Forth, J., & B, K. (2017). Inside the Workplace (5th ed.). Washington: Routledge Press.

Gambia, S., & Ooi, Y. (2017). International Community Strategy Development in Cross-Cultural Communication PR and Social Media (3rd ed.). Washington: Kogan Press.

Glasus, M., De Lange, M., & Bartman, J. (2017). Research Ethics and Risk in Authoritarian Feld (4th ed.). London: Palgrave Press.

Goksoy, A. (2016). Organisational Change Management Strategies in Modern Business. Bulgaria: American University Press.

Grosche, M. (2016). Branding through Corporate Social Responsibility in North America (1st Edition ed.). London: North America.

Harman, H. (2015). Modern Factors Analysis. Chicago: Chicago University Press.

Heding, T. (2018). Brand Management (6th ed.). London: Routledge Press.

Heimann, G. (2013). Basic Statistics of Behavioral Science. Wadsworth: Cengage Press.

Heiny, K. (2018). Standard Deviation. London: Knopf Publishing.

Heumann, C. (2017). Introduction to Statistics and Data Analysis. London: Springer.

Hishani, B. (2015). The Perception of Meaning (2nd ed.). London: Sycrause University.

Horrigan, B. (2017). Corporate Social Responsibility in the 21st Century (1st ed.). London: Amazon Press.

Hughes, A. (2014). The Customer Loyalty Solution What works and What does not in Customer Loyalty Programs (7th ed.). London: Mc Graw Press.

Idowu, S. (2016). Global practises of Corporate Social Responsibility (1st ed.). Washington: Springer Press.

Idowu, S., & Louche, C. (2017). Theory and Practise of Corporate Social Responsibility (3rd ed.). Washington: Springer.

ILO. (2014). Labour Education Policy Proposals for decent work and Employment for Young People. London: ILO Press.

IMF. (2015). Finance and Development. London: Springer.

Jansen, P. R. (2014). Conceptualising and Measuring Work Identity South African Perspective and Findings. London: Springer.

Jennings, M. (2017). Business Ethics Case studies and Selected Readings (5th ed.). London: South-Western Cengage.

Kakabatse, A. K. (2014). The essence of Leadership. London: Cengage Press.

Kapferer, J. (2015). Strategic Brand Management new Approaches to Creating and Evaluating Brand Management (1st ed.). London: Free Press.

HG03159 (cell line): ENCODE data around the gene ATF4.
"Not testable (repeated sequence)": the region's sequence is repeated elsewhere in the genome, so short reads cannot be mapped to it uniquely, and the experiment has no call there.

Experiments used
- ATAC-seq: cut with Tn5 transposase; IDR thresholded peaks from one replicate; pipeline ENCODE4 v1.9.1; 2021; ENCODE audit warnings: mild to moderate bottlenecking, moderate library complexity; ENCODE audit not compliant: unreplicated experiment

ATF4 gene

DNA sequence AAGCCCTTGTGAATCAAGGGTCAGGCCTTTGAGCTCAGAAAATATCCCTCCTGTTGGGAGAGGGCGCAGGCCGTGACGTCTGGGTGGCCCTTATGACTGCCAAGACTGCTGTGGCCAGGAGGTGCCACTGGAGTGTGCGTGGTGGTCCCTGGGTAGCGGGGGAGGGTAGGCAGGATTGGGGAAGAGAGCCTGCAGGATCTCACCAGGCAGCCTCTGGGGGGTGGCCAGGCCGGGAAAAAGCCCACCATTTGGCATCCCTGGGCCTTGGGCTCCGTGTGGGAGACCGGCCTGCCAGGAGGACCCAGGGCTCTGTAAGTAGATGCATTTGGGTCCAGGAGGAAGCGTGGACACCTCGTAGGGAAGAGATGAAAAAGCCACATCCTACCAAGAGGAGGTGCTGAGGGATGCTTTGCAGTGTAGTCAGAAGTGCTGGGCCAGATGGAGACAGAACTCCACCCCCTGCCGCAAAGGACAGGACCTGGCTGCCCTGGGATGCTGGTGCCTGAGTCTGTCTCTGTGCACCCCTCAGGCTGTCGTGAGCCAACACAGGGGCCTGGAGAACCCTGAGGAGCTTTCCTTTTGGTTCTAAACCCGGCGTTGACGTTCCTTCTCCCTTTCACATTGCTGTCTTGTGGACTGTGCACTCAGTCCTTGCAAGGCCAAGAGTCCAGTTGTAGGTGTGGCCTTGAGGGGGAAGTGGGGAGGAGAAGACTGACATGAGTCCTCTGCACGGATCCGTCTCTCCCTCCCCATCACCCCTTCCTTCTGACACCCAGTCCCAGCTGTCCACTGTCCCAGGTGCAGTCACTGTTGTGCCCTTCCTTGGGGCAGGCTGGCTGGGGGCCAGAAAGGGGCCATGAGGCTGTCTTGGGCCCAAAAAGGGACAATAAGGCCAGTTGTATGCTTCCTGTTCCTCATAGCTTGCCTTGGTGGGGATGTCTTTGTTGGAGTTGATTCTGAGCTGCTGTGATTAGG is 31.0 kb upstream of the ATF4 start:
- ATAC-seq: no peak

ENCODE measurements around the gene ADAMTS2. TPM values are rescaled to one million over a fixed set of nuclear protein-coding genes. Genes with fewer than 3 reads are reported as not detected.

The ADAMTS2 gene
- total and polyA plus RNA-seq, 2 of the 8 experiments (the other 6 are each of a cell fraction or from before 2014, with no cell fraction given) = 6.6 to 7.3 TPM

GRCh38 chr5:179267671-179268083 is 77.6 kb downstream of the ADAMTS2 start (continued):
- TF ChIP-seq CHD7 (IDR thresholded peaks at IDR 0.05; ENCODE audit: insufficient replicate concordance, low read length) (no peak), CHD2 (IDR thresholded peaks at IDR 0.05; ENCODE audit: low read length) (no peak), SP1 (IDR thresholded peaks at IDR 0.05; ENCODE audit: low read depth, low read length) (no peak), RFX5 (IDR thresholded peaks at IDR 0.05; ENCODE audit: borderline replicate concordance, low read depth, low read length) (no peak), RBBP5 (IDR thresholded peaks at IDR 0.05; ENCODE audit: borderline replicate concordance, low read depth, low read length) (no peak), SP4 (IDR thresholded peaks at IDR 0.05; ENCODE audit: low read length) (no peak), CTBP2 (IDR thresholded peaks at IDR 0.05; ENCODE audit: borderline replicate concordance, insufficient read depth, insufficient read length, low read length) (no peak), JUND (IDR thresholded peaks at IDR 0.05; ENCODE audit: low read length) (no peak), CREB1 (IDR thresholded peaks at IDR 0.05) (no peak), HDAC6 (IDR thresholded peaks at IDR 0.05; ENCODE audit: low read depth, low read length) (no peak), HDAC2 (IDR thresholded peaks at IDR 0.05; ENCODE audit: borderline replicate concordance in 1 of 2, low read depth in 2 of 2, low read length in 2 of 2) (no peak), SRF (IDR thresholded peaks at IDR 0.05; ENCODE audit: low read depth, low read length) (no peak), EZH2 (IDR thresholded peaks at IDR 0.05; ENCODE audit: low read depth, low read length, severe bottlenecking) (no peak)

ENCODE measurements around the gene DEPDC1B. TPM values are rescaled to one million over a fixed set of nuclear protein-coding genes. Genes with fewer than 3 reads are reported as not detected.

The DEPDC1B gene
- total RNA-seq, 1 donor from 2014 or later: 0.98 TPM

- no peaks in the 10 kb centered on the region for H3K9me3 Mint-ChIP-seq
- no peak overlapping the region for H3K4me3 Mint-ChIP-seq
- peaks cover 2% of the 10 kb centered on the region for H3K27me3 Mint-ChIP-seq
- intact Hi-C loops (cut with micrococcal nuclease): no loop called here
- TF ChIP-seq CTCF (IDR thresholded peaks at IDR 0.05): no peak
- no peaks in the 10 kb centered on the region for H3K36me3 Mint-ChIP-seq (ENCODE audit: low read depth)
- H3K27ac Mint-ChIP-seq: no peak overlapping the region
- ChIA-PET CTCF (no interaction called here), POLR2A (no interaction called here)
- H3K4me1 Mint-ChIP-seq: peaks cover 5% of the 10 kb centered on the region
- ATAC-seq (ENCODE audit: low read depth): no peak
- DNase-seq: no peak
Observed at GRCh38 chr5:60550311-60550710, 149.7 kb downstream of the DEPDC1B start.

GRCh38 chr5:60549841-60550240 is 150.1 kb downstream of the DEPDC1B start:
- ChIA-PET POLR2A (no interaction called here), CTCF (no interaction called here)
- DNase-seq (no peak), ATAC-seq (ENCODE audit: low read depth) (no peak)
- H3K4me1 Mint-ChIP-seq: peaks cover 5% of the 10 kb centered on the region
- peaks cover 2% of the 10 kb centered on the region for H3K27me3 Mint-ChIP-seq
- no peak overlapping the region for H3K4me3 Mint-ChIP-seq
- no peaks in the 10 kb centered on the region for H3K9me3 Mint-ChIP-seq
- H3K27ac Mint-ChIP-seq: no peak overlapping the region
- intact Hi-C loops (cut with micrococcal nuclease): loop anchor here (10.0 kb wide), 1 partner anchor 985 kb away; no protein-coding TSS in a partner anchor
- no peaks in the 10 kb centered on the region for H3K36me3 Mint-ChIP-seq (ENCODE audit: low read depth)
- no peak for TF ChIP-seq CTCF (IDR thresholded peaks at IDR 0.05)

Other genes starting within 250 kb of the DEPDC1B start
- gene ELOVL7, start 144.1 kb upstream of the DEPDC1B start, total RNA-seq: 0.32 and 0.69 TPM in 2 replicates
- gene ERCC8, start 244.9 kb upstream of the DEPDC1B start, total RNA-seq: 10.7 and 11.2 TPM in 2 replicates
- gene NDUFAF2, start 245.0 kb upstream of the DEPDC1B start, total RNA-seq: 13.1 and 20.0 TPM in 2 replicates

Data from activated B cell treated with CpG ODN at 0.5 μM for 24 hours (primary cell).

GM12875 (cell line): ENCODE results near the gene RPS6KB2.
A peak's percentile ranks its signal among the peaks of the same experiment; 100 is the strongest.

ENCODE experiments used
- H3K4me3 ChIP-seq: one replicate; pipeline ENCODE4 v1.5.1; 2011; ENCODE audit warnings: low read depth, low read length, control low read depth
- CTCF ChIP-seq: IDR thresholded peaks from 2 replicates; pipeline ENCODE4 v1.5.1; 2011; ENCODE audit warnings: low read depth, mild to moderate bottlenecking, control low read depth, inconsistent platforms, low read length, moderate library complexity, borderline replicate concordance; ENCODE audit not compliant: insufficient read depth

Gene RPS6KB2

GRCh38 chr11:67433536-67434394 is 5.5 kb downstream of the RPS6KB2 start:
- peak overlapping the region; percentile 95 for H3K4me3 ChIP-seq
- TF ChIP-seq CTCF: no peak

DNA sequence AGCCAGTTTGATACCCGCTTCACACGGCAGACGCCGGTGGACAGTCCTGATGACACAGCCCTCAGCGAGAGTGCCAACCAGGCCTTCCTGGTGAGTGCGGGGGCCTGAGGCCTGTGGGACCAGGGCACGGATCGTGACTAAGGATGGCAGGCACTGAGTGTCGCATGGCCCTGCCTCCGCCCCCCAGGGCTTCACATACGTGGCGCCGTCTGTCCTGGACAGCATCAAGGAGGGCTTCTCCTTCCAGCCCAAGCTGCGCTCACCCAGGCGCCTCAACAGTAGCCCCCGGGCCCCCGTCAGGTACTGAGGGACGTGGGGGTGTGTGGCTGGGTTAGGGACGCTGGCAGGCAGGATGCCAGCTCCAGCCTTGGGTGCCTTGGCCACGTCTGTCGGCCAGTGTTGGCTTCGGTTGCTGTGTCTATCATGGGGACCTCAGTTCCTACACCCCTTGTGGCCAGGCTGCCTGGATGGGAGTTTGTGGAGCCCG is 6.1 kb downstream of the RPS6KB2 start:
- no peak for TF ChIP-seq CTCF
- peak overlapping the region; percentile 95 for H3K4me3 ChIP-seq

Katamba, D. (2017). Principles of CSR Guide for Students (1st ed.). London: Strategic Book Publishing Press.

Katamba, D. (2017). Principles of Social Responsibility A guide for Students and Practising Managers in Developing and Emerging Countries (4th ed.). London: Strategic Book Press.

Keinert, C. (2017). Corporate Social Responsibility as an International Strategy (4th ed.). London: Springer.

Kharisma, P. (2018). The role of CSR in employee branding Strategy from legitimacy to organizational commitment (1st ed.). Dijon: University of Borgogue Press.

Kieu, A. (2018). The Impact of Brand relationship perceived quality on brand loyalty in the emerging market context of Vietnam Sydney (5th ed.). Sydney: University of Western Sydney.

Kotler, P. (2017). B2B Brand Management (3rd ed.). London: Springer.

Kretner, R. (2012). Organisational Behaviour. London: Mc Graw Hill Press.

Kusluvan, C., & Kusluvan, C. (2014). Managing Employee Attitudes and Behaviour in Tourism and Hospitality. In C. Kusluvan, Management (pp. 1-2). London: Nova Press.

Lebow, R., & Spitzer, R. (2002). Accountability Freedom and Responsibility Without Control (1st ed.). San Francisco: BK Press.

Lewis, P. (2012). Management Challenges By Tomorrow Leaders. London: Cengage Press.

MackKay, G. (2014). Practical Leadership. London: Elsevier Press.

Mallin, C. (2018). Corporate Social Responsibility a Case Study Approach (4th ed.). London: Edward Elgar Press.

Management Association of Information Resources. (2018). Corporate Social Responsibility Concepts, Methodologies,Tools and Opportunities (5th ed.). London: IGI Press.

Mandell, N. (2015). The Corporation as a Family The Gendering of the Corporate Welfare (1st ed.). North Carolina: University of North Carolina.

Masteralexis, L. (2014). Principles and Practise of Management. Washington: Bartlett Publishers.

Mc Creadle, K. (2009). Adam Smith The Wealth of Nations A Modern Interpretation of Economic Class (4th ed.). London: Infinite Ideas.

McDonald, R. (2014). Factor Analysis and Related Methods. NewYork: Psychology Press.

Mermod, A., Frederiksen, C., & Idowu, S. (2017). Corporate Social Responsibility and Governance Theory and Practise (5th ed.). London: Springer.

Minow, N., & Monks, R. (2016). Corporate Governance (7th ed.). London: Wiley Press.

Moashandreas, M. (2014). Business Economics. Washington: Cengage Press.

Moore, M. (2014). Effective Supervision. London: Routledge Press.

Mpunwa, D. (2018). Corporate Managers for Today (1st ed.). Windhoek: Amazon Press.

Mulaik, S. (2012). Foundations of Factor Analysis. London: CRC Press.

Murray, A. (2018). Corporate Social Responsibility A research Handbook (1st ed.). London: Routledge Press.

Oliver, P. (2014). Understanding the Research Process. London: Sage Press.

Olkkonen, L. (2017). Corporate Social Responsibility in Finland Origins Characteristics and Trends (1st ed.). London: Palgrave Press.

Osterman, C. (2017). Why companies engage in CSR (1st ed.). Lund: Lund University Press.

Oury, J. (2017). A guide to Corporate Social Responsibility (5th ed.). London: Amazon Press.

Paola, P. (2017). Advances in Gender Cultural Research in Business and Economics (1st ed.). London: Springer.